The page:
On November 19, 2013, Google unveiled its Glass Development Kit, showcasing a translation app World Lens, a cooking app AllTheCooks, and an exercise appp Strava among others as successful examples.
The monocular headset is, like Google’s Glass, an Android-powered wearable computer, but whereas Glass floats a small window for notifications and such in the upper corner of your eye, the DK-40 actually overlays a full VGA digital image over the right eye instead, so their optics are their strong suit.
They have the abilitiy to support prescription lenses, and have a 25 degree field of view as opposed to Google Glass’ 15 degrees, offer full AR support in the developer kit.
They are not available to the general public but have opened up development to a select number of partner organizations. Developers building apps for the Android-powered headset can overlay graphics directly on top of the real-world view, rather than simply sliding in separate notifications as Glass does
Product: Moverio BT 200
The floating semi-transparent display projects images onto magnified angled sections in the middle of a clear lens. They are linked to a handheld Android touchpad console, allowing for immersive gaming applications similar to the Oculus Rift but with a view of your surrounding environment. While there are a few practical applications in development, the majority of the applications for this headset have been games and immersive experiences as opposed to the everyday uses of Glass. They come equipped with multiple sensors; accelerometer, gyroscope, and magnetometer that can enhance and affect gameplay as well as deliver information. They are compatible with 3D applications and have a front facing camera to capture, and stream video and come with a 32micro SD card that is mounted in the handheld console.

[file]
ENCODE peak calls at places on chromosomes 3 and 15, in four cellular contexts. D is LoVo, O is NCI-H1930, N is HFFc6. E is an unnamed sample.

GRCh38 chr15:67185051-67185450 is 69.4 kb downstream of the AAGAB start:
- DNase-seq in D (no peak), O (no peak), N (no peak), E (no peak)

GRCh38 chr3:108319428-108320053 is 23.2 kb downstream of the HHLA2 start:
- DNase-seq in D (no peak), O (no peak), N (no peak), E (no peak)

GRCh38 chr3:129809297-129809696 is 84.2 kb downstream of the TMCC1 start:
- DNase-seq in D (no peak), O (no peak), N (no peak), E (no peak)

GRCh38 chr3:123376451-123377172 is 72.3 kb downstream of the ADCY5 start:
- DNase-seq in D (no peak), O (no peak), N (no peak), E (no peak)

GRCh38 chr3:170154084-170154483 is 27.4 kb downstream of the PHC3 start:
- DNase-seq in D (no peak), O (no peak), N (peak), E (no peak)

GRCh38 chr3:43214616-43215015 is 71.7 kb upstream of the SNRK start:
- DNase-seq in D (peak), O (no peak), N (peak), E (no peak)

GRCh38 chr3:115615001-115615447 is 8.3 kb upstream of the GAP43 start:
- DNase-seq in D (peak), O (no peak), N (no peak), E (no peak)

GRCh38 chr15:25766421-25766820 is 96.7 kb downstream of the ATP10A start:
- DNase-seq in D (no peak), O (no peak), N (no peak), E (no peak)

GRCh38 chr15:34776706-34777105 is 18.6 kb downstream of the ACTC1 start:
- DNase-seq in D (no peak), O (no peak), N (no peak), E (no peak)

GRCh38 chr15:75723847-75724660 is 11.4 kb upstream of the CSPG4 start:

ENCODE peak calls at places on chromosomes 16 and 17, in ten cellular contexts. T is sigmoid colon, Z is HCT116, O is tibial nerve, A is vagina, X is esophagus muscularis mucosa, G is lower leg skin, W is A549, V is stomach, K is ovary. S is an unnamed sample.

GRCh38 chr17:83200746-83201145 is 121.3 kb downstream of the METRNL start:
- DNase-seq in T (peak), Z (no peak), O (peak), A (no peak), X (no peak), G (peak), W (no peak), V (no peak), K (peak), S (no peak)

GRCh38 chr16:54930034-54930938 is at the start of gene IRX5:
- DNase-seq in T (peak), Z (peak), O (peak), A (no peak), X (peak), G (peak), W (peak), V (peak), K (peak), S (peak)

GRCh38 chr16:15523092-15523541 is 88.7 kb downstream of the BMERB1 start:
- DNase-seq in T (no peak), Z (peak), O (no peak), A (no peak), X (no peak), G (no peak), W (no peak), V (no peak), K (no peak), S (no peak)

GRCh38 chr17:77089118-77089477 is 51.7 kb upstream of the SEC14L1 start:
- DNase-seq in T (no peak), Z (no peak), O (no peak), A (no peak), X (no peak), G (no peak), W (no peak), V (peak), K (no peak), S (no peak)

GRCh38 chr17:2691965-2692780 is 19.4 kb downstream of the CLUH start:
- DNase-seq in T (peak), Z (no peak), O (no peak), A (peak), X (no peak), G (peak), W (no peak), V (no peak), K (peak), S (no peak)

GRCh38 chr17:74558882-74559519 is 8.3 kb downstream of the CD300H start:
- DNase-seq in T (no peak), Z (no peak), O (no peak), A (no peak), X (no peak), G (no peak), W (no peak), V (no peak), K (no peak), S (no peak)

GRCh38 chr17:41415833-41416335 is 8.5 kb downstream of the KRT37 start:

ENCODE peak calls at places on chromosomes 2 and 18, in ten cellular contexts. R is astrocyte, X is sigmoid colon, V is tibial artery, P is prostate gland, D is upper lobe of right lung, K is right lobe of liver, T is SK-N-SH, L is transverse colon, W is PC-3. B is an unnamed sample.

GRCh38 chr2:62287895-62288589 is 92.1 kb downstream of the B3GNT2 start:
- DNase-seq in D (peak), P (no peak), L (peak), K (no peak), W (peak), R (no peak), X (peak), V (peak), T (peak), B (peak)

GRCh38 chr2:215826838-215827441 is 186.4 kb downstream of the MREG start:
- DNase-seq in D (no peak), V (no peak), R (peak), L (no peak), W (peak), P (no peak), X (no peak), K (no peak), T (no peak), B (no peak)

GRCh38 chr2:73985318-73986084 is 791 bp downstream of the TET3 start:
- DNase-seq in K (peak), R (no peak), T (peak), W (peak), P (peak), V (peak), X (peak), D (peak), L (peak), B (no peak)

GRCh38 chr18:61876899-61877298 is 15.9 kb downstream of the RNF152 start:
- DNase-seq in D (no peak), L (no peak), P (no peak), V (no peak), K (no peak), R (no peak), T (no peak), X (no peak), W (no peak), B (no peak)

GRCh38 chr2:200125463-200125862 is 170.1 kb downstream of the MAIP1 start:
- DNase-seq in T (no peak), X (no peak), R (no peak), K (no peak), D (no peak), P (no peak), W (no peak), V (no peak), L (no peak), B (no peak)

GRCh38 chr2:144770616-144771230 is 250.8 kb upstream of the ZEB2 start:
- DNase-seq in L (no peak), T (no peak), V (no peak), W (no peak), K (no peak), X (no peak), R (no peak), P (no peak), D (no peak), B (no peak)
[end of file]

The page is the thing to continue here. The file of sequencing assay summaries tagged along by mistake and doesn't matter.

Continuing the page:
The GlassUp reports incoming e-mails, text messages, tweets, Facebook updates, and other messages. The message is shown for only a few instants, on the side of the field of view, in an unobtrusive manner.
They work via a bluetooth connection and a set of apps (Android, iOS, hopefully Windows), depending on the mobile platform and the message you want to receive, so you must have your mobile with you. They are read only but do have a touchad on the side similar to Glass.
These glasses are still in a prototype phase having been revealed at CES 2014. Innovega have said that while Glass will be first generation in smart glasses, they are aiming to be in market for the second generation. They have a small panel that is visible on the right side, similar to Glass. But unlike Glass, they make use of high-tech contact lenses to see the display in more detail. The images are projected onto the contact lens by the display which is mounted on the frame of the glasses The contact lenses refocus the light to let users see images and text that would normally be too close to the eye to discern clearly.
Embedded in the contact lenses are micro-components that enable the user to focus on near-eye images. Light projected by the display (glasses) passes through the center of the pupil and then works with the eye’s regular optics to focus the display on the retina, while light from the real-life environment reaches the retina via an outer filter. This creates two separate images on the retina, which are then superimposed to create one integrated image, or augmented reality.
Completely immersive glasses, these are as close to Iron Man’s JARVIS HUD as you can currently get. The built-in hand tracking algorithms allow the user to interact with the content they see in front of them. The 9-axis head tracking system allows the user to look around at different digital content placed throughout their real-world environment, and the software can remember where each piece of information is placed in the real world when the user turns looks away. They are currently available for order and development versions are available.